The Washington Wizards Could Use A Good Therapist | Wizards Blog Truth About

The Washington Wizards Could Use A Good Therapist

Updated: March 16, 2017

The key to team defense, like any relationship, is communication. And right now, the Wizards could use a good therapist.

Early in the season when the team was struggling, Wizards players’ constantly pointed fingers. Markieff Morris and Marcin Gortat would shrug at each other after every uncontested layup, while John Wall scolded his teammates like Peyton Manning chastising a receiver for running the wrong route.

It didn’t take a body language expert to know that something was amiss. Scott Brooks certainly could tell. He experimented with rotations and implored his players to buy into his defensive system – most notably when he chastised Wall for being the worst defender on the team during a November game.

Wall responded and the whole team followed suit, resulting in a remarkable 40-game run that lifted Washington into the top-10 in defensive efficiency heading into the All-Star break. That one-week vacation, it seems, could not have come at a worse time. The Wizards returned tanned and rested, but their defensive intensity was nowhere in sight.

After awful losses to Philadelphia and Utah, Washington appeared to steady the ship with gutsy wins against Golden State, Toronto, and Orlando. But it was all a mirage.

Like a girlfriend searching for just the right time to pick a fight, Washington’s defense waited until the Wizards travelled all the way across the country to declare, “We need to talk.”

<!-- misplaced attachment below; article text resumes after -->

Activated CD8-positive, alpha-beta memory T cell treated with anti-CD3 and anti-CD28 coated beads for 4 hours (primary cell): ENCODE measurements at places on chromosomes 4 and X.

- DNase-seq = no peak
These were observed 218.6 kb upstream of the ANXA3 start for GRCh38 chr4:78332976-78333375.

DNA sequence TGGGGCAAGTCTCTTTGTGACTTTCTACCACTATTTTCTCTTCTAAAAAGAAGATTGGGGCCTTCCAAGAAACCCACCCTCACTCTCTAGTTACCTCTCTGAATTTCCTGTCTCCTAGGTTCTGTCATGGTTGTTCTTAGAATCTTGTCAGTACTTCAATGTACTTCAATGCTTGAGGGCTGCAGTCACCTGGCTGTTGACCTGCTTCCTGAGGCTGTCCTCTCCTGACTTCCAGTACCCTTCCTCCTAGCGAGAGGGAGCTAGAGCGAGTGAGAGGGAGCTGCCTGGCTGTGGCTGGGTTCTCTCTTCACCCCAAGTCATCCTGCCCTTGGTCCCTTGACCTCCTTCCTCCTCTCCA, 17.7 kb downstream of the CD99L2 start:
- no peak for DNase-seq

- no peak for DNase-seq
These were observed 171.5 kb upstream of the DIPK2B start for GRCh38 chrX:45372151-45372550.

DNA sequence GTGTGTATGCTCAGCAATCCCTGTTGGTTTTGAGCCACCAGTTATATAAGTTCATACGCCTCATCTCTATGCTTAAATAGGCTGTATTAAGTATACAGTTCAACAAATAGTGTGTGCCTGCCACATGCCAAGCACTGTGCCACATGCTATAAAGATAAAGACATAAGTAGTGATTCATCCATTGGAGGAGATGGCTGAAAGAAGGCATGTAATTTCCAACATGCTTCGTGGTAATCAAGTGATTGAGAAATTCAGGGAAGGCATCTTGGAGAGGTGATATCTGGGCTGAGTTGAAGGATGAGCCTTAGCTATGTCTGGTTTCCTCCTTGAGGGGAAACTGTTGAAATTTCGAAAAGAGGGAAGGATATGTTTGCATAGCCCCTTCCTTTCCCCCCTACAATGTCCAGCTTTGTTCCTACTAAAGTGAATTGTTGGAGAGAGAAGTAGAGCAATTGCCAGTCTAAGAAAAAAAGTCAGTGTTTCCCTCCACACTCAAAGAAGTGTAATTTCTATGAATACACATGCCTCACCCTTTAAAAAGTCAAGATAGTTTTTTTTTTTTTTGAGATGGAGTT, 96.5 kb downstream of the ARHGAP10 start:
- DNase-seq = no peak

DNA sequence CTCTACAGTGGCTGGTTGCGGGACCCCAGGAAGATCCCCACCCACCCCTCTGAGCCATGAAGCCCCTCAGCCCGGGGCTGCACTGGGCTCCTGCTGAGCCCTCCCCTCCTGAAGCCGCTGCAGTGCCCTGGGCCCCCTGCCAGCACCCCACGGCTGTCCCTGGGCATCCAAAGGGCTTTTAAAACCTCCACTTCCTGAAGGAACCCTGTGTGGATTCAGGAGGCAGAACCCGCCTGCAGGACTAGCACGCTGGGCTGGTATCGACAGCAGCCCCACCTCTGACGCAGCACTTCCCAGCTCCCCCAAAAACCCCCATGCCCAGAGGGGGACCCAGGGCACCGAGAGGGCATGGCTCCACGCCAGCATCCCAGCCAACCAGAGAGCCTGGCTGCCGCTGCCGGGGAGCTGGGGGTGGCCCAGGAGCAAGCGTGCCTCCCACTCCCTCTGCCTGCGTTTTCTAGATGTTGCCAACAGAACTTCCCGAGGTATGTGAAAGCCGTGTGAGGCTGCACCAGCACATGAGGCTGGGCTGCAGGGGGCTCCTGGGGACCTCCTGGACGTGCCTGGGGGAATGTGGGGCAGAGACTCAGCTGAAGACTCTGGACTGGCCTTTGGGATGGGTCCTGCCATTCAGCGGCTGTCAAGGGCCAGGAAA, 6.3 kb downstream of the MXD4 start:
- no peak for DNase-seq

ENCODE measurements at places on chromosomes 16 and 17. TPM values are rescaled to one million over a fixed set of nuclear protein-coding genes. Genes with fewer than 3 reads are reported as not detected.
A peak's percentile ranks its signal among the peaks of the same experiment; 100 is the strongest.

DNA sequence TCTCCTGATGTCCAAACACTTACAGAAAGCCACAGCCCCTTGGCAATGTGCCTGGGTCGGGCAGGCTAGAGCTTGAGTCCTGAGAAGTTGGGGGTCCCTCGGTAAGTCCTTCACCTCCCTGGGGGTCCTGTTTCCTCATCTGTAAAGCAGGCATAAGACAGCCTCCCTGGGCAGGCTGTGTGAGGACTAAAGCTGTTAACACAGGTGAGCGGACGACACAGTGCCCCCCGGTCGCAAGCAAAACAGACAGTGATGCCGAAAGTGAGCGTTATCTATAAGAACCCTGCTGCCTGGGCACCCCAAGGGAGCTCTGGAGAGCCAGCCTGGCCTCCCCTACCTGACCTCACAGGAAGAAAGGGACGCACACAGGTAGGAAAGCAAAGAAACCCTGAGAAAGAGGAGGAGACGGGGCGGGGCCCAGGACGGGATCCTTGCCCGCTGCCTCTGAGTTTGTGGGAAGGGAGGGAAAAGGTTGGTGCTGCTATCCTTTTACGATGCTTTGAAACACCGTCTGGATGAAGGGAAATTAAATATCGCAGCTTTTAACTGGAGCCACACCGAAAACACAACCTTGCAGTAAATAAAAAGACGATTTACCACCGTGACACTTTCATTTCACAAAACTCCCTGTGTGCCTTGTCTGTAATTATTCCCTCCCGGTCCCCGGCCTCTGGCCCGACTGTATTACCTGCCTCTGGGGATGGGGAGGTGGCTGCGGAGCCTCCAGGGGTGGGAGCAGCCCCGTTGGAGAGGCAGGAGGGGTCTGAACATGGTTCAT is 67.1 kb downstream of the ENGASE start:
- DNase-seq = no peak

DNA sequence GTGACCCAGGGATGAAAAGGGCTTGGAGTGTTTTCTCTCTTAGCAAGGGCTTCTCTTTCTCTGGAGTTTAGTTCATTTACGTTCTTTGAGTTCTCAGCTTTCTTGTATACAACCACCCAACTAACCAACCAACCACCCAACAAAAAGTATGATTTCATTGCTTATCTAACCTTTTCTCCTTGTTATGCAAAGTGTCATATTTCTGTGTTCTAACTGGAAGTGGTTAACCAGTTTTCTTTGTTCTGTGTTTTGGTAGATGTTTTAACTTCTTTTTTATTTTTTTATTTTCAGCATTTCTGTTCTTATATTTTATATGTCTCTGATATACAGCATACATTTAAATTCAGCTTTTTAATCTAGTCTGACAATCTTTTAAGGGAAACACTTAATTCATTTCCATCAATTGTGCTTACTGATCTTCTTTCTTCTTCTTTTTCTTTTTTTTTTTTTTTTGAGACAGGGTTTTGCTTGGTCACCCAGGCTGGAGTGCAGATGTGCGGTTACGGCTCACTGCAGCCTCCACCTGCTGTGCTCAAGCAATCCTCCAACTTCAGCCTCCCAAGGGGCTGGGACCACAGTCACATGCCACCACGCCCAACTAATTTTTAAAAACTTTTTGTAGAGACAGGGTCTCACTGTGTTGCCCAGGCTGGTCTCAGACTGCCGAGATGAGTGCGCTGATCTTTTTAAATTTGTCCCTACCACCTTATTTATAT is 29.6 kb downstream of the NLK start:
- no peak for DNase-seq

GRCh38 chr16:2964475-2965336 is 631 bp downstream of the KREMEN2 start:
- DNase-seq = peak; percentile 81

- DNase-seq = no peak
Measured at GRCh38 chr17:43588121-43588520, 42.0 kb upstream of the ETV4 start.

The defense sat there pouting the first four games out west, giving up an average of 121.5 points. The Wizards’ offense responded like most guys would – they ignored the problem and tried to outscore opponents. It worked for a little while, but just like a real relationship, the underlying problems only get worse when ignored.

After their listless 112-107 loss to the Dallas Mavericks at home on Wednesday, the Wizards were finally ready to talk. Scott Brooks set the stage in his post-game press conference: “We need to play better defense, we’ve talked about it for a few games now, but now it’s here.”

[The following is a fictionalized therapy session with John Wall, Bradley Beal, and Scott Brooks. The players’ and coach’s responses are taken directly from their post-game comments following Washington’s loss to the Dallas Mavericks.]

Ok, Brad. Why don’t you tell me why you are here. I understand you are having a problem with your defense.

“We are going to get killed if we keep playing like this.”

John, do you also feel this strongly about the defense?

“If you don’t figure it out, you’ll probably have an early [playoff] exit.”

Good, good, let’s talk about this. Why do you think the defense is such a problem? Brad?

“I wish I could really pinpoint it on one thing, because it’s multiple things that we’re giving up. Our pick-and-roll defense isn’t very good, our weak-side help isn’t really good. Heck, our switching is not 100 percent good all the time. It’s a lot of things that we just need to get better.”

That’s helpful. If you had to choose one thing though, what would it be?

“It’s probably just our communication and our willingness to want to get down and guard and get a stop.”

John, do you want to add anything about communication?

“It’s all about everybody talking. So the five guys out there, if you are going to talk, you got to get it right. If it’s only three guys or four guys talking and one guy’s lost, he don’t know what to do, and all it takes is one person to mess up a coverage.”